The Philippine presidential palace Wednesday said it is imperative to cut the Philippine dependency on oil to lessen impacts of oil price hikes on citizen’s lives.
"The series of oil price increases during the past months makesit imperative to draw up long-term solutions in reducing our dependency on oil, and to exploit and enhance alternative or renewable sources of energy," Philippine Press Secretary and Presidential spokesman Ignacio Bunye said in a statement.
"In the meantime, the government is taking up all the necessary and feasible measures to lessen the impact of oil price hikes on the lives of average Filipinos, especially in tempering transport fares and food prices," he added.
The Philippines, along with some other Asian countries, such asIndia, South Korea, Malaysia, Singapore, and Thailand among others, would be the worst hit by an oil price spike, according to a recent Asian Development Bank (ADB) report.
For the Philippines, oil price hike would cause a 1.9-percentage fall for gross domestic product growth and a 1.4-percentage rise in inflation, the ADB said.
The Philippine Energy Department has previously unveiled plans to double its capacity for renewable energy from the present levelof 4,500 megawatts to 9,000 megawatts by 2013, through wider use of geothermal energy, wind power, solar cells, and biomass.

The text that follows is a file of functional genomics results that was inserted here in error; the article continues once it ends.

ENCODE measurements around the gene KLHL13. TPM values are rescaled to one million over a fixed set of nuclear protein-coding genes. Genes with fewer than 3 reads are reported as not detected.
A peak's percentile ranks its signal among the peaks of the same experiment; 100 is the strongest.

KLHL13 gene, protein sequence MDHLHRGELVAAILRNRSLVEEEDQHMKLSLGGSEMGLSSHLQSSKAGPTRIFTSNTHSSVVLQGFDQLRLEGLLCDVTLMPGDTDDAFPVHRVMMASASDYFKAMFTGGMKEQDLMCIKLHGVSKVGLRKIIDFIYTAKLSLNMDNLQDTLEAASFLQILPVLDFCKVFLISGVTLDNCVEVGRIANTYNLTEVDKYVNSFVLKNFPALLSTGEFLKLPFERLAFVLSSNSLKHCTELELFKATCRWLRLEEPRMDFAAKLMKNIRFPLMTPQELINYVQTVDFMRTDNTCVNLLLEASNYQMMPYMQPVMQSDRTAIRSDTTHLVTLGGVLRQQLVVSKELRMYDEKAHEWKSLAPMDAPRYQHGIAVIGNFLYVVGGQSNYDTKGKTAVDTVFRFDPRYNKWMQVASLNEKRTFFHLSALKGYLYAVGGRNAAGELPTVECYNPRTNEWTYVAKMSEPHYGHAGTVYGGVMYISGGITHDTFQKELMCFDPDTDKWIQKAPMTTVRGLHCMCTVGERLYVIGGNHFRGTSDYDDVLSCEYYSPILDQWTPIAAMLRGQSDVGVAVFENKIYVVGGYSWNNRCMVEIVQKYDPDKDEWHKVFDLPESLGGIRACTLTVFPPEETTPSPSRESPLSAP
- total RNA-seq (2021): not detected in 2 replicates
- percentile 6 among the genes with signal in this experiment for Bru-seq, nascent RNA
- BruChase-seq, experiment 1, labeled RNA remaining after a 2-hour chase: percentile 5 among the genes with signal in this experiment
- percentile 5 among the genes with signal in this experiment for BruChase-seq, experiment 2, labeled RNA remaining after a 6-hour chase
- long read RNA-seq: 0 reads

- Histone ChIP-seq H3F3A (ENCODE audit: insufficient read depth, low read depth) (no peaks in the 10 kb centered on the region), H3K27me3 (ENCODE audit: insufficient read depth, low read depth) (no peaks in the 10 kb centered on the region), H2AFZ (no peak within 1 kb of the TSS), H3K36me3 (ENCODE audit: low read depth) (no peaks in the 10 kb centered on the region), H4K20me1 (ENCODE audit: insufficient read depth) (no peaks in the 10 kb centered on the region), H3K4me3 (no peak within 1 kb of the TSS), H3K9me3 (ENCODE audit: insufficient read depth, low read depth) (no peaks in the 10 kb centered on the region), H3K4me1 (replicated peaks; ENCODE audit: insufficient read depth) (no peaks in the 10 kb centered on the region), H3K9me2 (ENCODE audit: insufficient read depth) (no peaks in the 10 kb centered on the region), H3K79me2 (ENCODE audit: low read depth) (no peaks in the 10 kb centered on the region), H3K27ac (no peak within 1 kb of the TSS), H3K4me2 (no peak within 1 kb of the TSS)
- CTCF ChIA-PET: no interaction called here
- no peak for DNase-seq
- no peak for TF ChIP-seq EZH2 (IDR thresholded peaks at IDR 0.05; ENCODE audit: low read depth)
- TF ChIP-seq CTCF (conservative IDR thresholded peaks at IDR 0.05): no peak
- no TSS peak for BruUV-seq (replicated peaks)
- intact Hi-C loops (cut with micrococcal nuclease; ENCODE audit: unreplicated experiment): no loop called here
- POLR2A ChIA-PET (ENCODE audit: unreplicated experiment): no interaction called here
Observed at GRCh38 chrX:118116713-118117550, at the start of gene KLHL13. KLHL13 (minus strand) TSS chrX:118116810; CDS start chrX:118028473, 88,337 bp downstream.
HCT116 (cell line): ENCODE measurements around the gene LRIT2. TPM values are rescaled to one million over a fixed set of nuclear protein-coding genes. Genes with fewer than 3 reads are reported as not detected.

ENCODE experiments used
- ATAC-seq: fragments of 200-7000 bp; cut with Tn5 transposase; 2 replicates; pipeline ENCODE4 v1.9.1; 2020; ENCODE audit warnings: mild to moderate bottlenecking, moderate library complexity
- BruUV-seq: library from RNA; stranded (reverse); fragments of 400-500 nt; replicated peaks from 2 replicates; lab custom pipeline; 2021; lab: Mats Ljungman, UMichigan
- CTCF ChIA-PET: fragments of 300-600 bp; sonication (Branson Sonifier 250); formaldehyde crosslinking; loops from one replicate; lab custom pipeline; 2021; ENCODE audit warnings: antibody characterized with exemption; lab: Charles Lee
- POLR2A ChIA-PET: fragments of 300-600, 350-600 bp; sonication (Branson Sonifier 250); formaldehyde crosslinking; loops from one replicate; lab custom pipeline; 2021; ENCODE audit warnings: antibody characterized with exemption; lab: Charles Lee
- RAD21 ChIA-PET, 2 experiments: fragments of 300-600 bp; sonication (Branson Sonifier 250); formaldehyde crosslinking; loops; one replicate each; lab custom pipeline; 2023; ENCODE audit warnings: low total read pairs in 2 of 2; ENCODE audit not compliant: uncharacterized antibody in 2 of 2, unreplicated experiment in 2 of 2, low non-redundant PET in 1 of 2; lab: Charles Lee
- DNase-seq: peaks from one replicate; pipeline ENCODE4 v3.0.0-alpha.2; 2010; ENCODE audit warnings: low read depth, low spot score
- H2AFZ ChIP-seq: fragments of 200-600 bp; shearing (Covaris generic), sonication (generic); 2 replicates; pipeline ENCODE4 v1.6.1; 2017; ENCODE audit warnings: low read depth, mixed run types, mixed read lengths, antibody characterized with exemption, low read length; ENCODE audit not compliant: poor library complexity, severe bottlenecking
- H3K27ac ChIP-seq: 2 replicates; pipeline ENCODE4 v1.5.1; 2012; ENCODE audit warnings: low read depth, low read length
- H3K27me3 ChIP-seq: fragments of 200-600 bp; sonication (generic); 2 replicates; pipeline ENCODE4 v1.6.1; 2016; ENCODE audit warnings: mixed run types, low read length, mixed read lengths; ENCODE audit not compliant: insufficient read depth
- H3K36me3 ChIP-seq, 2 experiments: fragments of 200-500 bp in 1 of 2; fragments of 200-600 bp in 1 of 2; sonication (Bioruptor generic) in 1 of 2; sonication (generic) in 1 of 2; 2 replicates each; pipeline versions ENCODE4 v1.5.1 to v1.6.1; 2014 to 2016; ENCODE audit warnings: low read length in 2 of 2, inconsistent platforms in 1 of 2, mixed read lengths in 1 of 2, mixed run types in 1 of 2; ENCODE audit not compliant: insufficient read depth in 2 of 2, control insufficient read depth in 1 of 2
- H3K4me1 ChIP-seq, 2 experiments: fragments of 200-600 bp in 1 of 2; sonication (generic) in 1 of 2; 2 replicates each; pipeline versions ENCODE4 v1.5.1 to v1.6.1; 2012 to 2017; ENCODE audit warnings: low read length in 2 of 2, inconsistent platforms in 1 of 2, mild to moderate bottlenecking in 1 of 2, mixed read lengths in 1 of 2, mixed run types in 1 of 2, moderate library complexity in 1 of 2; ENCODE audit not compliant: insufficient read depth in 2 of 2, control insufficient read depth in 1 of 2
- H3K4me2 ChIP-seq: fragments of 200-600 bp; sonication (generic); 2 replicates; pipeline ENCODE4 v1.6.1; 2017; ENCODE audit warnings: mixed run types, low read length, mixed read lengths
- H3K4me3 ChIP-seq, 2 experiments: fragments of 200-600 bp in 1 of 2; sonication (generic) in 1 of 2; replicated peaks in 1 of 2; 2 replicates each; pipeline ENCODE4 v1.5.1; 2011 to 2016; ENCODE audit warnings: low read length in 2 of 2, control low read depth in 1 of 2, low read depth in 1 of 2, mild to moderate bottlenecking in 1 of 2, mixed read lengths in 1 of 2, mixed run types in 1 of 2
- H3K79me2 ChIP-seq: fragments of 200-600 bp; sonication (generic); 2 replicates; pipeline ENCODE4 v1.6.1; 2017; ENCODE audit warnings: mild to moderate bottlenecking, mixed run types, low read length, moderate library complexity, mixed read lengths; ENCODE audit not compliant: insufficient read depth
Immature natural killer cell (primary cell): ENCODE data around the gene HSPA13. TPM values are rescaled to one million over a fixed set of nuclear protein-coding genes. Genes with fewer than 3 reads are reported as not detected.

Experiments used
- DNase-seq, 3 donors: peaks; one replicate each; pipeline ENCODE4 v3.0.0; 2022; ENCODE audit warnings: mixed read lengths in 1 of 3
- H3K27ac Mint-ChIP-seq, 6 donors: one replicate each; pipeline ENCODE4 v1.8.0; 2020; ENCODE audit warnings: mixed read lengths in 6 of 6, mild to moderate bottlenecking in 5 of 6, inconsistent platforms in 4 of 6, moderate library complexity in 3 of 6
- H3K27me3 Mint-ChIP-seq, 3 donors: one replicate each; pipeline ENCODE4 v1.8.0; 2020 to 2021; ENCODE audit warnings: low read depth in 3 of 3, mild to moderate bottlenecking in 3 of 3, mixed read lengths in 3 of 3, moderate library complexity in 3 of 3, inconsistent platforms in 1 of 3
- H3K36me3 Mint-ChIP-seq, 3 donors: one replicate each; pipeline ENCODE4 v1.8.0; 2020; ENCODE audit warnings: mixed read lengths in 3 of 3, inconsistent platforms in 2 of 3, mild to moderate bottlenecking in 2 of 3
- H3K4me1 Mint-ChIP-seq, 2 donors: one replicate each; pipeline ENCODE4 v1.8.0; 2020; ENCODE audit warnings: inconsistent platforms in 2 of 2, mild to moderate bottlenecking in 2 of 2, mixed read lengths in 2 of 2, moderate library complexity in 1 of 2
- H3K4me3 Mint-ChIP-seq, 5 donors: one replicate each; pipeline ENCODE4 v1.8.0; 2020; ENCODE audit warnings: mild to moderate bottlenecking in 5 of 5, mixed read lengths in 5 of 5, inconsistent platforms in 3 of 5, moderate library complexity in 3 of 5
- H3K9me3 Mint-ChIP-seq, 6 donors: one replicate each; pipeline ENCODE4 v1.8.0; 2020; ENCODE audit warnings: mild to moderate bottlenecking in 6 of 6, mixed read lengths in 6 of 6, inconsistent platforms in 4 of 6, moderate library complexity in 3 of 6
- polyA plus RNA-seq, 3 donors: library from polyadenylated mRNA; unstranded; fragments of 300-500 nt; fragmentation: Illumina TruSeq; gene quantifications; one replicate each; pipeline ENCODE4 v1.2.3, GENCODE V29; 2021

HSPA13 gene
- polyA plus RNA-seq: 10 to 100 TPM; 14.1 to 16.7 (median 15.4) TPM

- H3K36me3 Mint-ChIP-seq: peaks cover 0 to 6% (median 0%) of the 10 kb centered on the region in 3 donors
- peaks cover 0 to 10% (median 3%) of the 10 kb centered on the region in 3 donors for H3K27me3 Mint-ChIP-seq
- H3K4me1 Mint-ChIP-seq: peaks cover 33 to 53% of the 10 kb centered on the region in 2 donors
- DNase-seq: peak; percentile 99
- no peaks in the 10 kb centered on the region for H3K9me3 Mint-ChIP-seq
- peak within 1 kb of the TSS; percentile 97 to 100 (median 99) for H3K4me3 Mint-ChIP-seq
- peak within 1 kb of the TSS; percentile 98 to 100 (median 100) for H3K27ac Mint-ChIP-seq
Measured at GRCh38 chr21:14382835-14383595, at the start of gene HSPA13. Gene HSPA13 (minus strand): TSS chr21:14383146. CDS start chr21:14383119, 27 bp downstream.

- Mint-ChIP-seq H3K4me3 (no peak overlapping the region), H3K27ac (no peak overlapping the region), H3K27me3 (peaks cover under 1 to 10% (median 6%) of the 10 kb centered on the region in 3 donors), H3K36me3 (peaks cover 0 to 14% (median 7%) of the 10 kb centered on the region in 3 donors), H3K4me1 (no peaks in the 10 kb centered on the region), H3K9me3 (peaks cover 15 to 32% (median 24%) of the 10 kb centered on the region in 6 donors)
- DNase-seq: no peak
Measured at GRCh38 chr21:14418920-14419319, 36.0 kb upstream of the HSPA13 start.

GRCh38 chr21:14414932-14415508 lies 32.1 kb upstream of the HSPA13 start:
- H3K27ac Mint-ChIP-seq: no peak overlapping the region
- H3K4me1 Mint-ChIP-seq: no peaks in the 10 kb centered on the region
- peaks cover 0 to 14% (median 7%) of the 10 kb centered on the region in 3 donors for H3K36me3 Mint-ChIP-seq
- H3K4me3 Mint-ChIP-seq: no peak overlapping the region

The government has also launched energy efficiency and conservation program to bring about a 12-percent reduction in oil importation equivalent to a yearly savings of 874 million US dollars in fuel expenditures.
The program includes a "carless day campaign", no new government vehicles and strict administration of the use of government vehicles among others.
Nearly all of its oil requirements are imported, mostly from the Middle East, in the Philippines, which imports more than 330,000 barrels of oil per day.
Crude oil topped 50 US dollars per barrel during Asian trading Tuesday, pushing past the psychological milestone for the first time then surging further to new record levels as uncertainties over Nigerian output heightened worries of a severe supply disruption. Analysts see further rise in international crude prices.